28 October 2013

Obligatory Post Mortem: healthcare.gov

Phil Factor has a piece on Knight Capital, to which I was obliged to comment. The comment closed with a bit of snark (you're surprised?):
I haven't yet found more than vague descriptions of the architecture of healthcare.gov (herein, hc.gov), but I'm willing to bet a quid that it's a labyrinth of xml data streams exploding all across the InnterTubes. If ever there were a case for federated/distributed data, that would be it. Just like kumite', it's always easier to cut corners around the right way to do things. At least in the short term.

At first, and second, blush, about right. It's built as a client heavy, javascript heavy, static application, with JSON and Ajax. JSON, aka almost-xml, and ajax to make an applet-like system. Hmm. Moreover, Ajax (XMLHttpRequest) is still considered dangerous, and I'd be willing to bet that many users' browsers either don't support it (all those IE7/8 XP machines) or have it disabled.

Some pointed to Ruby as the culprit, since jekyll is a Ruby gem, but, ah the detail. jekyll generates the static pages (and a boat load of 'em, it seems), but Ruby on Rails doesn't seem to be in the mix. Thank Codd for small favours.

There are references to CORS, in addition to regular ajax. Add in that SSL/HTTPS must be in use during the personal information transfers... Moreover, some published response testing showed that midwest users had worse response than the northeast and west coast. Differential bandwidth? I vote yes. Moreover, the Wiki has this to say (quoting a 2009 document):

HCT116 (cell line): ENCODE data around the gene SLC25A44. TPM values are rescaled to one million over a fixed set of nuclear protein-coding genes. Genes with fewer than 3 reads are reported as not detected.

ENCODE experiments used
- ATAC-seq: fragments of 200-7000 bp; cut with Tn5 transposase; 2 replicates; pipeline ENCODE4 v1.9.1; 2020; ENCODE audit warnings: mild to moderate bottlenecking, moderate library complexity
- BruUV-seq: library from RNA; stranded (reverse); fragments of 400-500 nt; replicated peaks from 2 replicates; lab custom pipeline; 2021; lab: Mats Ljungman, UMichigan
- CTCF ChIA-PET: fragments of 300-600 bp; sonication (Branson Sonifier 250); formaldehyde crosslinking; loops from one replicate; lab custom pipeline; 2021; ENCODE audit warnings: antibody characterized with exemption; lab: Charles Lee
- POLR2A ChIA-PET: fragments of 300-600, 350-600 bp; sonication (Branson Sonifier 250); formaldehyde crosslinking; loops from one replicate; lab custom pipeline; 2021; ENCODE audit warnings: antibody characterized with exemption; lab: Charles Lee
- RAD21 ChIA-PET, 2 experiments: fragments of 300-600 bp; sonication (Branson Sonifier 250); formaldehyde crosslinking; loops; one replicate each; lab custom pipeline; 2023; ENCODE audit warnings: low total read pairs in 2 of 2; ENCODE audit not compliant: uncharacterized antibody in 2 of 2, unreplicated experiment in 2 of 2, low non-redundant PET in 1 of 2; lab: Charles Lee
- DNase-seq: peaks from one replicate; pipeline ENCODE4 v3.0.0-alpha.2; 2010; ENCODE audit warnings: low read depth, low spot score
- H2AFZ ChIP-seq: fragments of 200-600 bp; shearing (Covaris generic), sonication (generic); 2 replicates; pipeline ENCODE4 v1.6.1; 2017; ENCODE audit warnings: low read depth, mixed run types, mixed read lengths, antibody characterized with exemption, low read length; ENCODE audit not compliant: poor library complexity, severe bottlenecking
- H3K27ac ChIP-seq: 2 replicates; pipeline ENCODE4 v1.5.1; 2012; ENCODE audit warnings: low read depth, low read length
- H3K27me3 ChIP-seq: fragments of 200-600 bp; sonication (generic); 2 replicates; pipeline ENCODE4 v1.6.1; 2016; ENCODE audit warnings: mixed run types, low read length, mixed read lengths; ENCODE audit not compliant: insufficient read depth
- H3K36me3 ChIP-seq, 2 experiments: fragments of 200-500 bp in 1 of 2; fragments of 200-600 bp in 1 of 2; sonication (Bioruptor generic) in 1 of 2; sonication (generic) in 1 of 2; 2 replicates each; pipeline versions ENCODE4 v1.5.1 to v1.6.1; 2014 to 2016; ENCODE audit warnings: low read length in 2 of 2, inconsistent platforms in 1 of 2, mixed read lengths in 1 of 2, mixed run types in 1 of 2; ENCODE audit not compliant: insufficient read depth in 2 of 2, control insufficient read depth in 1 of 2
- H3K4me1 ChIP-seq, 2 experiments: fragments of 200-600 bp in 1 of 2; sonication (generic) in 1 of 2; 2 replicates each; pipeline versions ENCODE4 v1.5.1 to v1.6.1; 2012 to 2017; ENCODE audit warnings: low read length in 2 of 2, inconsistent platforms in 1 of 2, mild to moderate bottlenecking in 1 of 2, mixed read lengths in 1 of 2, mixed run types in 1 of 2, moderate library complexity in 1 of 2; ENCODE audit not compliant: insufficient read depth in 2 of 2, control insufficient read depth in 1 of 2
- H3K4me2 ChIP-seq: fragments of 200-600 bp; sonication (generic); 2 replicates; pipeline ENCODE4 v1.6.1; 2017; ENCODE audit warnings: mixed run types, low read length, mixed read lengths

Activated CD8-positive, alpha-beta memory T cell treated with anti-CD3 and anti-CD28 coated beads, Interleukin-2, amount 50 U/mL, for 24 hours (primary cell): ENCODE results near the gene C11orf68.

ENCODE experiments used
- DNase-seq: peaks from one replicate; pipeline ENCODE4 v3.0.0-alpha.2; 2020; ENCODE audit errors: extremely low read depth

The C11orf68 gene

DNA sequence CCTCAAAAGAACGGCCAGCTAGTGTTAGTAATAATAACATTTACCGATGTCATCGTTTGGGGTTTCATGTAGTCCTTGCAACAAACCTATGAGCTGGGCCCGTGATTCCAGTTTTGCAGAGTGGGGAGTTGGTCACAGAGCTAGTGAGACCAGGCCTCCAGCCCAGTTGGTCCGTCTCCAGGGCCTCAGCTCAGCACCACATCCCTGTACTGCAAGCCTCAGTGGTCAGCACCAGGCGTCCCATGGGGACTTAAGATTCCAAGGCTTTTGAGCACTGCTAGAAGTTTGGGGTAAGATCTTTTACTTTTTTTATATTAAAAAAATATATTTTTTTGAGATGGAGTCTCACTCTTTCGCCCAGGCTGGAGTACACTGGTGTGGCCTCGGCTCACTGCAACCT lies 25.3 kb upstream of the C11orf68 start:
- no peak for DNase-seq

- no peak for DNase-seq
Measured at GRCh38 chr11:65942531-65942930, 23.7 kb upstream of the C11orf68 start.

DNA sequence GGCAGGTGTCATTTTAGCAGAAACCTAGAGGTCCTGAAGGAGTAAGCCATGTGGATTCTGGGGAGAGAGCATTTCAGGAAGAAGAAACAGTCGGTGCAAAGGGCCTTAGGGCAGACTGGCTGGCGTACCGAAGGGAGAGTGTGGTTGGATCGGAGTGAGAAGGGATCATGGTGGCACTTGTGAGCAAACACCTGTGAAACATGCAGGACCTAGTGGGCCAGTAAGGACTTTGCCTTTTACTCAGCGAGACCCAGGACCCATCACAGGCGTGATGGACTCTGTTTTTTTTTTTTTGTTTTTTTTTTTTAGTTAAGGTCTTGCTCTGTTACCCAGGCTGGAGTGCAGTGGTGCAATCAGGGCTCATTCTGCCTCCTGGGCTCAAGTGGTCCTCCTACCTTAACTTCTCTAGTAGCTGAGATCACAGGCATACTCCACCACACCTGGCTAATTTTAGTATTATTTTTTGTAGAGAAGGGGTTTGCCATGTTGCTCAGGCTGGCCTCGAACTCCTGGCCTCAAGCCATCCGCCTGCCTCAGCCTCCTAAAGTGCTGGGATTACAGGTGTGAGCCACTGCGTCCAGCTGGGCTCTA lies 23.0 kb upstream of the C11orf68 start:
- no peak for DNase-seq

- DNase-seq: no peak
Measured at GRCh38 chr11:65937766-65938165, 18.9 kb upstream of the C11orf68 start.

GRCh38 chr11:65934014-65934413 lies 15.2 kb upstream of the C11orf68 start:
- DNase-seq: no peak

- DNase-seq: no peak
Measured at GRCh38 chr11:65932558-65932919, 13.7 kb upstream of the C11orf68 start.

However, since SSL is designed to highlight hidden intermediaries, Akamai has struggled to make secure web pages work with their service, and an attempt to connect to a popular website over HTTPS will often reveal Akamai.
Still an issue?

In pre-launch interviews, the front-end folks bragged about needing just two servers (one active, one backup) rather than 32 (or some other number). Talk about penny wise and pound foolish? A dual Xeon, 384 gig, SSD balls out machine can be had for about $17K at System76. They've dropped nearly $100 million on creating the system? Get real.

The front-end 'open source' code has been closed at GitHub, but there're dozens of postings/articles/rants about the structure. Moreover, the real meat of the system, the backend, is closed contracted code from CGI Federal. That part's interesting: a Canadian beltway bandit that got tossed out of at least one contract in its native country. It appears that said backend resides in some sort of Oracle database.

Which leads to another source of sluggishness: commits. It could be that the hc.gov database has to sync with other agency/state databases. I'd wager that's a lead pipe cinch. So, either two-phase commit twixt the hc.gov database and the foreign databases, or some convoluted COBOL/java transaction management. According to hc.gov runs on Apache server. That's fine for simplistic web sites, but no where near right for, what amounts to being, an OLTP application. WebSphere, IBM or not, or another industrial strength webserver. Since it appears that the backend RDBMS is Oracle, then WebLogic. Kiddie koders need to grow up. Not everything on the web is simple search or "eventual consistency". Yikes.

Ultimately an OLTP application, from a front-end culture that is CMS based, and a database which is MVCC. The former knows from nothing about transactions, and the latter thinks they don't matter (at least, the inexperienced). As a pig singing, it's not so much that the singing is done badly, but that any is done at all.

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